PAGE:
Railway abandonment across Germany

When I think of Germany’s railways the first thing to come to mind is their network of high speed ICE trains that cover the entire country, and after riding them I wasn’t disappointed. However the scenery I saw out the window showed me a side of their railways I didn’t expect.

Frankfurt am Main Hauptbahnhof with a mess of crossovers and overhead

Abandoned railway freight yards.

Abandoned railway goods yard at Passau station

Gantry cranes sitting idle in sidings.

Gantry crane in the DB railway goods yards at Passau station

Abandoned railway buildings with boarded up windows.

Abandoned signal box at Nuremberg

Obsolete freight wagons rusting to the rails.

Rake of abandoned wagons outside Regensburg

Decommissioned signal boxes left to ruin.

Another abandoned signal box at Regensburg Hbf

Freight yards overgrown by weeds.

Overgrown and abandoned rail freight yards at Regensburg

Vandalised signal boxes.

Abandoned signal box at Regensburg Hbf

Rail connected warehouses sitting idle.

Disused rail access to a warehouse in Nuremberg

Antiquated passenger carriages rotting away.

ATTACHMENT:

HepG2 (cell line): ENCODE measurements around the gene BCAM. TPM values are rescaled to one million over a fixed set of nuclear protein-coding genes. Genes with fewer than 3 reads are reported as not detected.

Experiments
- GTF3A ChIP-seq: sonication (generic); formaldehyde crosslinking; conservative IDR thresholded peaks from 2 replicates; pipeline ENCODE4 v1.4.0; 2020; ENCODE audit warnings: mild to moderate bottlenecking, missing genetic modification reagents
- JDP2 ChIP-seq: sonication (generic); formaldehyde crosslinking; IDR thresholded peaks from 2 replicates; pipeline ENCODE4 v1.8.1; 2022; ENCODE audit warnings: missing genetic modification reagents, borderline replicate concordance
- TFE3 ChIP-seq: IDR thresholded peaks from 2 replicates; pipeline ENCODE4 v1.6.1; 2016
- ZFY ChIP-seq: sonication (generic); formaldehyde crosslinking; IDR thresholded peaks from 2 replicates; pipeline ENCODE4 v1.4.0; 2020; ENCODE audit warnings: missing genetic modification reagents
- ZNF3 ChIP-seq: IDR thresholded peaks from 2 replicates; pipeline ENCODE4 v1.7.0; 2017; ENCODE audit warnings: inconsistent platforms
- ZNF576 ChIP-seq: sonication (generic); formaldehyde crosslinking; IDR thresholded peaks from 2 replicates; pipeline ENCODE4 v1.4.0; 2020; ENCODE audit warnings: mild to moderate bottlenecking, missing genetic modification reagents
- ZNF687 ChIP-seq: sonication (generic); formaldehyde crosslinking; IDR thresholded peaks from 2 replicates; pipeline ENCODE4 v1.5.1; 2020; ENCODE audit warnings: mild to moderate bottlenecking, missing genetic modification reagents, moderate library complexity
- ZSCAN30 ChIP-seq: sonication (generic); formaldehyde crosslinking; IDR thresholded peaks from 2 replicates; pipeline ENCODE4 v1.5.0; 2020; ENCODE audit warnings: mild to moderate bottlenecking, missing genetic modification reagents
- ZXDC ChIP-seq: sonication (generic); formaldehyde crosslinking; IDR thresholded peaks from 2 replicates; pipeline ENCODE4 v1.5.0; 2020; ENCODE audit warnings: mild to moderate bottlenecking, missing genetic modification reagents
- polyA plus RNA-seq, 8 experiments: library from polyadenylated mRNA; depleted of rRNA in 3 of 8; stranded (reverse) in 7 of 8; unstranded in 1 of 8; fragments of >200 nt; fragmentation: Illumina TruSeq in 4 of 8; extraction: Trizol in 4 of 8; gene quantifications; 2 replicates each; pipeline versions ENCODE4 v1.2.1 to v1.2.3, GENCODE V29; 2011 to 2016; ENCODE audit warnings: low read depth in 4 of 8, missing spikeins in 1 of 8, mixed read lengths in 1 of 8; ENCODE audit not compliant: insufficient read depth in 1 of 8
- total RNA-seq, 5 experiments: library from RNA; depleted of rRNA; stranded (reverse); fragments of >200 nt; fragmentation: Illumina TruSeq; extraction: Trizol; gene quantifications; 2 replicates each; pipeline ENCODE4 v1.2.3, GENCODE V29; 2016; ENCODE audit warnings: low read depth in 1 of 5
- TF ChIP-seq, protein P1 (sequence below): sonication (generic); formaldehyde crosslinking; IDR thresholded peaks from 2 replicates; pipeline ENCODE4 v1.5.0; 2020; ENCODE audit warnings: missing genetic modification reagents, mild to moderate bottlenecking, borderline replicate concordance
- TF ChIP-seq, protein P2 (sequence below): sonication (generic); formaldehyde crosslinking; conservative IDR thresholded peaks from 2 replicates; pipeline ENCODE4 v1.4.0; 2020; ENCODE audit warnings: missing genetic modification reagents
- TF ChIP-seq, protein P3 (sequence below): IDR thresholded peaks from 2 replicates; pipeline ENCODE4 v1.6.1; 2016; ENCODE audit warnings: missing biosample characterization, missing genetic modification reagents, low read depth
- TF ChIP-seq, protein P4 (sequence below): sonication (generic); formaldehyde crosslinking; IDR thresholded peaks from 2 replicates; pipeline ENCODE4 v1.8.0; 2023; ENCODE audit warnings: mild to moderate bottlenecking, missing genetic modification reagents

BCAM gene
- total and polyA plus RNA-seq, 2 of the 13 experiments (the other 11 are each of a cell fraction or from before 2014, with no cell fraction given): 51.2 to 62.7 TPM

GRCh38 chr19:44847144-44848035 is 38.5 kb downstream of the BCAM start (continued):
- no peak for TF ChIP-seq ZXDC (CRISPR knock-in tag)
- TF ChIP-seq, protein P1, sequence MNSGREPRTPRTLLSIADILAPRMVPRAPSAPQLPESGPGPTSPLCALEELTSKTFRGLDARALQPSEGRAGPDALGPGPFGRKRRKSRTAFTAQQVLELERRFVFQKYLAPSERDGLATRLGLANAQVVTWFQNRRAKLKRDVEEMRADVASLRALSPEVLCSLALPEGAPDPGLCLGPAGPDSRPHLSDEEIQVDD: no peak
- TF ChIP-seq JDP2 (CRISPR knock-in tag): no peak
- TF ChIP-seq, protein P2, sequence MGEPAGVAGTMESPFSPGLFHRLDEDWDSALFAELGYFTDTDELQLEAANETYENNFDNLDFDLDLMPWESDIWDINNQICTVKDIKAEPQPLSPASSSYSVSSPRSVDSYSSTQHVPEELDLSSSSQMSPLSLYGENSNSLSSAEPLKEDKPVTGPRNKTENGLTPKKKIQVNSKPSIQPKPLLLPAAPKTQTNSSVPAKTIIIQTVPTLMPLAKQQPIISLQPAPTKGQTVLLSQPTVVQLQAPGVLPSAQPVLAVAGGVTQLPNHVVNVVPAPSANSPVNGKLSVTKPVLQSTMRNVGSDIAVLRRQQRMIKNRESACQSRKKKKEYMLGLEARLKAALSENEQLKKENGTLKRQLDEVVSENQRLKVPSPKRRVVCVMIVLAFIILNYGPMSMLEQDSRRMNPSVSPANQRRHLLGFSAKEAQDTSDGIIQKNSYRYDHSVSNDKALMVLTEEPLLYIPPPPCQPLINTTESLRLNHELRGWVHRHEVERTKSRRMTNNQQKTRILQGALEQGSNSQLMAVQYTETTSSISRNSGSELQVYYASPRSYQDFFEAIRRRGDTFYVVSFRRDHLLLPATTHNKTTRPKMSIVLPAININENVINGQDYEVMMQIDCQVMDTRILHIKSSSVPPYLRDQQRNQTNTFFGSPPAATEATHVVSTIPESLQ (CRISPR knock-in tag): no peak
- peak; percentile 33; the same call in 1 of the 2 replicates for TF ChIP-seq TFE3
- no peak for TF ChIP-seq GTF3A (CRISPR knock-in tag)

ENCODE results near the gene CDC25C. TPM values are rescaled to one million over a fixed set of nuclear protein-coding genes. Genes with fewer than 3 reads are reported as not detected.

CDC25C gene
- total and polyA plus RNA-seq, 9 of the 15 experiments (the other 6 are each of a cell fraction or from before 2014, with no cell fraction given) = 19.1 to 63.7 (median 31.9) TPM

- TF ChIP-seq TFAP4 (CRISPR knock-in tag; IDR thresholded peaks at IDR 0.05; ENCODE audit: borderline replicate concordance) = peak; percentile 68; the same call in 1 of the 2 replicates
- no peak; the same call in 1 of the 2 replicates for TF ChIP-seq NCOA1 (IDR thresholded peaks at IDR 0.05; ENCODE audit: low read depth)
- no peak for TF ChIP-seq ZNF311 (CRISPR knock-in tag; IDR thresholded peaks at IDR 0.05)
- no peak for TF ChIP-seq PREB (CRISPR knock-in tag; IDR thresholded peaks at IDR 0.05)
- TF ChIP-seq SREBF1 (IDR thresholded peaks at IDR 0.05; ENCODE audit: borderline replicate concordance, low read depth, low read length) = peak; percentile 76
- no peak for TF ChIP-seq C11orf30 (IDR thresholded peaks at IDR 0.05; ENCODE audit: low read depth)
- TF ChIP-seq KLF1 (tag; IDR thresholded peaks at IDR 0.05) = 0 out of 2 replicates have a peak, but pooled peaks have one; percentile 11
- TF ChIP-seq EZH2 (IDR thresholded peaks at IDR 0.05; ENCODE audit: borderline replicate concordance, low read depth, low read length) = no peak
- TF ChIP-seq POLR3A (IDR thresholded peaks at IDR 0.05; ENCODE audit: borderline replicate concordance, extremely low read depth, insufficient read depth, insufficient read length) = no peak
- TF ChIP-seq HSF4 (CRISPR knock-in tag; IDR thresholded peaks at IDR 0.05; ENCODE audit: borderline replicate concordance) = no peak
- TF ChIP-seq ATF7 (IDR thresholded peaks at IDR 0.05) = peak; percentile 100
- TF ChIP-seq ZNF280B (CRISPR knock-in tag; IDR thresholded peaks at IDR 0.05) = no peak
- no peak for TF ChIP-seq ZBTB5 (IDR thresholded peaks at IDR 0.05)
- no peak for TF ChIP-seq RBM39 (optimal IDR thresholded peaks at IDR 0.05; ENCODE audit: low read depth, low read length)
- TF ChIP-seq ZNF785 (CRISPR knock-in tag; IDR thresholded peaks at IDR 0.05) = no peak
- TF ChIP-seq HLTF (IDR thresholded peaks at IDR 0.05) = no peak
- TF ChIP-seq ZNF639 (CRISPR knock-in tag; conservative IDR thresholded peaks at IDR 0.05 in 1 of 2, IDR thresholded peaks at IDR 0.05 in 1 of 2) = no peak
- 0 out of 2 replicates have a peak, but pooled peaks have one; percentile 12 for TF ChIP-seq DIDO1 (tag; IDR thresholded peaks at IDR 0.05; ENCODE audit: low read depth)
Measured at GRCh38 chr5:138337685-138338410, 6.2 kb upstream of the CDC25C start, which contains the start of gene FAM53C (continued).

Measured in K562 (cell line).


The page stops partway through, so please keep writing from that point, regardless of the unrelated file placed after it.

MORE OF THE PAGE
Rake of retired six-wheeled DB carriage stock at Hanau

Seeing the widespread abandonment of railway infrastructure was a stark contrast to the modern train I was a passenger on, the numerous suburban trains I saw at stations along the way, and the even larger number of freight trains we passed en route. So why are so many freight yards and signal boxes laying idle?

Back home in Australia forgotten railways are nothing new: country towns have abandoned stations that never see passenger trains, or even completely abandoned lines that see no rail traffic at all.

Railfans often use the above as proof that an all consuming “road lobby” is responsible for killing off rail transport, but the experience of Germany suggests a more logical explanation – the days of the local railway station delivering everything a town needs is gone, but rail transport can still lead the way in moving large volumes of people and freight economically.

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